Next I pass out two different magazines (Poetry and Oprah’s Magazine O), and ask students to do two things. First, they should look over a couple of poems and highlight/write down any words or phrases they are attracted to in some way (It may be an odd word choice, unlikely comparison, mellifluous language, etc.). Then I ask them to look in O Magazine for any advertisement for beauty products, clothes, or food, and highlight something that interests them. I use poetry for its ability to help us see things in different ways and a quasi-beauty magazine like Oprah’s because of the advertisements and beauty tips that offer us specific and practical words and phrases we can use in our own writing (I’ve also used Esquire magazine for our male characters).  Notice how in this first step students have yet to see a model for how this transformation might work. I did it this way based on student feedback; they should be choosing words/phrases they find interesting without thinking of characterization.

The subsequent step is to for you to model what you’d like students to do with their chosen material. I project (and pass out photocopies of) a specific page of the magazine and highlight certain items I find interesting in terms of language or imagery.  I use a poem called “Snake” in which words/images like Saturday night mass, Drags, and conga line caught my attention. From O, I was mesmerized by something called “stylish flats,” an item (and turn of phrasing) I’d never heard of before.

The next task is to model how one can take such already-existing words and images and refurbish them into your own work. I turned “Snake” into the following characterization of a woman in my Spin class who occupied a small role in a piece I was working on: “Something about her seemed incongruous: the bull dyke at Saturday night mass or the stomping nun at the head on the conga line.”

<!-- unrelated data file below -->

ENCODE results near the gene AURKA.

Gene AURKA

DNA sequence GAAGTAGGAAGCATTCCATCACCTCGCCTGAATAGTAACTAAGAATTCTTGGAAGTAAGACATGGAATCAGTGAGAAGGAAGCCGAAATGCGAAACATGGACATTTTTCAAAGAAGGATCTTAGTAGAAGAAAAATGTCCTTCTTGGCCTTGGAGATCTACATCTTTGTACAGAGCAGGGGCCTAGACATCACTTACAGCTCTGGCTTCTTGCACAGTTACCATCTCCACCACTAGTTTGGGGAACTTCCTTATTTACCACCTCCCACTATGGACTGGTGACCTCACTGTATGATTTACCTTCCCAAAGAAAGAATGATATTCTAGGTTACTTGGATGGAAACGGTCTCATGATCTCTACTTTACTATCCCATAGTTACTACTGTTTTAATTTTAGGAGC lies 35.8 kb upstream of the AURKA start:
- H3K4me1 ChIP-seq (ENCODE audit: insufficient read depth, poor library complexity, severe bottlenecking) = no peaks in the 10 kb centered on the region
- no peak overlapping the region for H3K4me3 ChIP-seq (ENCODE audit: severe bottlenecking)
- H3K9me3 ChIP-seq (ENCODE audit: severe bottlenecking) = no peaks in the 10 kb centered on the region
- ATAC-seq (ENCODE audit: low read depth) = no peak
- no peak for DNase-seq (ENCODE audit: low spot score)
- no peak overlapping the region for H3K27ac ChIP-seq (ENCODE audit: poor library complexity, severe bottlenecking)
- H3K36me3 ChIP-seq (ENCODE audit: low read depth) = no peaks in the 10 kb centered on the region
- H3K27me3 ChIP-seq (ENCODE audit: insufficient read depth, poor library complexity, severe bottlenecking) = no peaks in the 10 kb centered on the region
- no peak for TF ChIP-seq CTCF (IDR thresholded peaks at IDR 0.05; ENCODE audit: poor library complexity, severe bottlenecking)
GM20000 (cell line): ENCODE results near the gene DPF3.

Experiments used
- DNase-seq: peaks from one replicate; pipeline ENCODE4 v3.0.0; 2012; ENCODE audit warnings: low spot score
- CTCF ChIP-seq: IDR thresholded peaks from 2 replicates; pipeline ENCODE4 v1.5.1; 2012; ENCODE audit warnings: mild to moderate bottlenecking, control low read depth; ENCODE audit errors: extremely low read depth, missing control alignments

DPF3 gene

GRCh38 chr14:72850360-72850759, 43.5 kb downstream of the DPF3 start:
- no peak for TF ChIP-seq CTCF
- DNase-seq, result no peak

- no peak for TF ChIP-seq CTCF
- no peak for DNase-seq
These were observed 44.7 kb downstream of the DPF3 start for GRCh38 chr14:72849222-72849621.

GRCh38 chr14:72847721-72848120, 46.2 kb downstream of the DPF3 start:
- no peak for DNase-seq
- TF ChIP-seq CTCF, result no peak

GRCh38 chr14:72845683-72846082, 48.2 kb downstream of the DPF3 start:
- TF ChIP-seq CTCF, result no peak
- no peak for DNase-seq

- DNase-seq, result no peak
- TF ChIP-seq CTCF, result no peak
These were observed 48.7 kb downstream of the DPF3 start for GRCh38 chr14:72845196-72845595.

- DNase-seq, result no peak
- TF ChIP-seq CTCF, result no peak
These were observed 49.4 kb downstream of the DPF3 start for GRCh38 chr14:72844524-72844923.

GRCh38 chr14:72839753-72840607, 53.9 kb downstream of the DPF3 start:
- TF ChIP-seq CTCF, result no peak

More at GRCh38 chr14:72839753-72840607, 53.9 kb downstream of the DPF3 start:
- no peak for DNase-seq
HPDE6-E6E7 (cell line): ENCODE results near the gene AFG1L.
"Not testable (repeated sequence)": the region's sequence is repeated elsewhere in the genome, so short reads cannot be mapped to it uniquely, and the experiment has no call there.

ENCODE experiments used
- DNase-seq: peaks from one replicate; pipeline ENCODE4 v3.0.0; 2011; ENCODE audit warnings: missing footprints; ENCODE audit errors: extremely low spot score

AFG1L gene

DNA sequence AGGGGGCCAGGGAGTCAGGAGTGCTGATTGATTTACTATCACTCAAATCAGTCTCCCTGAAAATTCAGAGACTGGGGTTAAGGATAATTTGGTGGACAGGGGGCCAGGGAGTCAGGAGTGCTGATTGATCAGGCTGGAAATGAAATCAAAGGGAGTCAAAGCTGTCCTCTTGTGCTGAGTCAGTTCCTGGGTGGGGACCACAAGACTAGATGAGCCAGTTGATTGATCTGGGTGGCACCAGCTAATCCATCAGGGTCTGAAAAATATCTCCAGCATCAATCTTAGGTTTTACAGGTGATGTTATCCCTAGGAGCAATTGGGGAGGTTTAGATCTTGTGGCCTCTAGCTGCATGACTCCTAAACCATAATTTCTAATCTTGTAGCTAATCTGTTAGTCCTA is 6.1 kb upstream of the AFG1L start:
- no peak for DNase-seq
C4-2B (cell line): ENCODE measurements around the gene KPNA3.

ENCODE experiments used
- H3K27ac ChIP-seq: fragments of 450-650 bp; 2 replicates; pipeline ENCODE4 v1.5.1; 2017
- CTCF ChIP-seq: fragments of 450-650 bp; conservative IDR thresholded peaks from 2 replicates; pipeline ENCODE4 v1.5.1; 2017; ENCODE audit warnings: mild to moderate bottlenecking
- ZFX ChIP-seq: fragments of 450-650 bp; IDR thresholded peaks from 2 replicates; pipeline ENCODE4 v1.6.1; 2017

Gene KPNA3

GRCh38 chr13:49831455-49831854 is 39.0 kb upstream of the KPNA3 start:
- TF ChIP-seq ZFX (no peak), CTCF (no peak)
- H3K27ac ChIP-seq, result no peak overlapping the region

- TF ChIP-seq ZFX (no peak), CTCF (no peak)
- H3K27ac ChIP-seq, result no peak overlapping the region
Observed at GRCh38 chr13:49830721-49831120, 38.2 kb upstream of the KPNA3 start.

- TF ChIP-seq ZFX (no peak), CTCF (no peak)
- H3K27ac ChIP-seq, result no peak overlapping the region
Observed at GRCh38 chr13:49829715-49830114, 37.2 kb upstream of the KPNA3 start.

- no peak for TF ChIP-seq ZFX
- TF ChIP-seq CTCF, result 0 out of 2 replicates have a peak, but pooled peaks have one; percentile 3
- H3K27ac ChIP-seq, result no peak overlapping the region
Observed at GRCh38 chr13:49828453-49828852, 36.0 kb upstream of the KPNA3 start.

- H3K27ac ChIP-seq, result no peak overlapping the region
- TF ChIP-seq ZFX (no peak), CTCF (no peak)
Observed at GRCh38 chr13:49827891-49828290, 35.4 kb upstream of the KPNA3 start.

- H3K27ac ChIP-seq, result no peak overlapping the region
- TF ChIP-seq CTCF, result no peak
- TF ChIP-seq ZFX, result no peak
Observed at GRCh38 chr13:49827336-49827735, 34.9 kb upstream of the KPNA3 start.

In the astute words of William S. Burroughs, “All writing is in fact cut-ups. A collage of words read heard overheard.“
Then I showed them what I did to “stylish flats” for a piece I was working on about my time as a middle school teacher: “Elizabeth conducted herself like a flat and pointy shoe, choosing function over beauty, but on certain days I imagined her splashing them with neon paint, maybe even passing a note to the basketball coach, Mr. Simmons.”  Now, I had never thought of my spinning peer as either a nun or a lesbian, and comparing Elizabeth to a shoe had never crossed my mind, but by using this refurbishing concept, I was able to develop fresh and unexpected comparisons.  Students can see, firsthand, how an existing character can suddenly be conceived of and/or described in new ways.

Finally, send students off on their own with their highlighted words/phrases/images and see which nonfiction characters they adapt them to, or – in fiction – what cool new characters they develop.  Some may be able to do this within the last 20 minutes of class, while others need a couple of days. I like to give both options.

Of course, no activity is perfect.  You can experiment with which magazines you select.  I also like to end with the following suggestions/caveats for students to keep in mind during this refurbishing exercise. 1. Stay away from famous works 2. Don’t let your desire for character artistry change the facts 3. If you are unsure if you followed too closely the original, cut and paste your new lines into Google and see what comes up. I’ve made this mistake myself once or twice (apparently I’m in love with Anne Dillard’s images), but a quick Google search reminded me that I hadn’t “refurbished” quite enough.

I’ll end with the astute words of William S. Burroughs, who quite simply reminds us, “All writing is in fact cut-ups. A collage of words read heard overheard. What else?”  I couldn’t agree more.




Feature image courtesy of
Assistant Professor at Point Park University |

Chris Girman, Ph.D., J.D., is an assistant professor specializing in creative nonfiction for the Department of Literary Arts at Point Park University.  He is an immigration attorney and has taught middle school for several years. His latest work of creative nonfiction, “Wrestling Windmills,” appears in the anthology What I Didn’t Know: True Stories of Becoming a Teacher (2016).